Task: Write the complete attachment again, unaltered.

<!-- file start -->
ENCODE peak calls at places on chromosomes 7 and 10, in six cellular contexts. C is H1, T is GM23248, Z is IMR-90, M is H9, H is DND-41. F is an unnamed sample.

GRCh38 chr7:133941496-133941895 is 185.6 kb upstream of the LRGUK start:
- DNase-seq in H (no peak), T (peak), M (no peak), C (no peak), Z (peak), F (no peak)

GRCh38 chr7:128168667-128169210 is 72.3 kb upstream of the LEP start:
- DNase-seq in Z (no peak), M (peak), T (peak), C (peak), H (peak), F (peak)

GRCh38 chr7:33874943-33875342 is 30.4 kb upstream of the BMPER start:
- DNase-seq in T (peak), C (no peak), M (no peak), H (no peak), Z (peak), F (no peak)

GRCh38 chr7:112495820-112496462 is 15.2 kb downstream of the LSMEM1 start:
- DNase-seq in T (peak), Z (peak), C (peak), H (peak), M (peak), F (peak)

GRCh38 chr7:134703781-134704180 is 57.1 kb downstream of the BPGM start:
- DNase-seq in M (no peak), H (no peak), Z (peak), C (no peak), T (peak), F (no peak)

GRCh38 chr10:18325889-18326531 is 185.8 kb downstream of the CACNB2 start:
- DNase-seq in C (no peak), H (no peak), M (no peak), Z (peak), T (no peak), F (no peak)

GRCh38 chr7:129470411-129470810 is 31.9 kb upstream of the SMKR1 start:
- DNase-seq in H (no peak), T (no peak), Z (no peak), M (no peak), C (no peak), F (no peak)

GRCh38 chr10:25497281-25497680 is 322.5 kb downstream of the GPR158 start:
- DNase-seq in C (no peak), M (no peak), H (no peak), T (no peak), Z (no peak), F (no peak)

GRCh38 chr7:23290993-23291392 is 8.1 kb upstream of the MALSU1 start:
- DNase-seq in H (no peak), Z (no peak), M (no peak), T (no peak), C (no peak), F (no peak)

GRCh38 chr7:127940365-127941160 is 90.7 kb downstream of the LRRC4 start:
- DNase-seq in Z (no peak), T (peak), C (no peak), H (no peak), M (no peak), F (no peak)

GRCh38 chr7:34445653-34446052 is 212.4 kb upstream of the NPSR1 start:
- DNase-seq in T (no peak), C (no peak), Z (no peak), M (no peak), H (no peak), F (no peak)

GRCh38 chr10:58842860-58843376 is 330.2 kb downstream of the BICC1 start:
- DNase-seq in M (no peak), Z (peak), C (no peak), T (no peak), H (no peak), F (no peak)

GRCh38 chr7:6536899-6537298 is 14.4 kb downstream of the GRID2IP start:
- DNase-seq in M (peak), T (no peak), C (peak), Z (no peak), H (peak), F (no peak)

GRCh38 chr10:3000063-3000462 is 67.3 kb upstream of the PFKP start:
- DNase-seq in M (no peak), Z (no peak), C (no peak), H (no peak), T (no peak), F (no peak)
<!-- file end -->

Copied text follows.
ENCODE peak calls at places on chromosomes 7 and 10, in six cellular contexts. C is H1, T is GM23248, Z is IMR-90, M is H9, H is DND-41. F is an unnamed sample.

GRCh38 chr7:133941496-133941895 is 185.6 kb upstream of the LRGUK start:
- DNase-seq in H (no peak), T (peak), M (no peak), C (no peak), Z (peak), F (no peak)

GRCh38 chr7:128168667-128169210 is 72.3 kb upstream of the LEP start:
- DNase-seq in Z (no peak), M (peak), T (peak), C (peak), H (peak), F (peak)

GRCh38 chr7:33874943-33875342 is 30.4 kb upstream of the BMPER start:
- DNase-seq in T (peak), C (no peak), M (no peak), H (no peak), Z (peak), F (no peak)

GRCh38 chr7:112495820-112496462 is 15.2 kb downstream of the LSMEM1 start:
- DNase-seq in T (peak), Z (peak), C (peak), H (peak), M (peak), F (peak)

GRCh38 chr7:134703781-134704180 is 57.1 kb downstream of the BPGM start:
- DNase-seq in M (no peak), H (no peak), Z (peak), C (no peak), T (peak), F (no peak)

GRCh38 chr10:18325889-18326531 is 185.8 kb downstream of the CACNB2 start:
- DNase-seq in C (no peak), H (no peak), M (no peak), Z (peak), T (no peak), F (no peak)

GRCh38 chr7:129470411-129470810 is 31.9 kb upstream of the SMKR1 start:
- DNase-seq in H (no peak), T (no peak), Z (no peak), M (no peak), C (no peak), F (no peak)

GRCh38 chr10:25497281-25497680 is 322.5 kb downstream of the GPR158 start:
- DNase-seq in C (no peak), M (no peak), H (no peak), T (no peak), Z (no peak), F (no peak)

GRCh38 chr7:23290993-23291392 is 8.1 kb upstream of the MALSU1 start:
- DNase-seq in H (no peak), Z (no peak), M (no peak), T (no peak), C (no peak), F (no peak)

GRCh38 chr7:127940365-127941160 is 90.7 kb downstream of the LRRC4 start:
- DNase-seq in Z (no peak), T (peak), C (no peak), H (no peak), M (no peak), F (no peak)

GRCh38 chr7:34445653-34446052 is 212.4 kb upstream of the NPSR1 start:
- DNase-seq in T (no peak), C (no peak), Z (no peak), M (no peak), H (no peak), F (no peak)

GRCh38 chr10:58842860-58843376 is 330.2 kb downstream of the BICC1 start:
- DNase-seq in M (no peak), Z (peak), C (no peak), T (no peak), H (no peak), F (no peak)

GRCh38 chr7:6536899-6537298 is 14.4 kb downstream of the GRID2IP start:
- DNase-seq in M (peak), T (no peak), C (peak), Z (no peak), H (peak), F (no peak)

GRCh38 chr10:3000063-3000462 is 67.3 kb upstream of the PFKP start:
- DNase-seq in M (no peak), Z (no peak), C (no peak), H (no peak), T (no peak), F (no peak)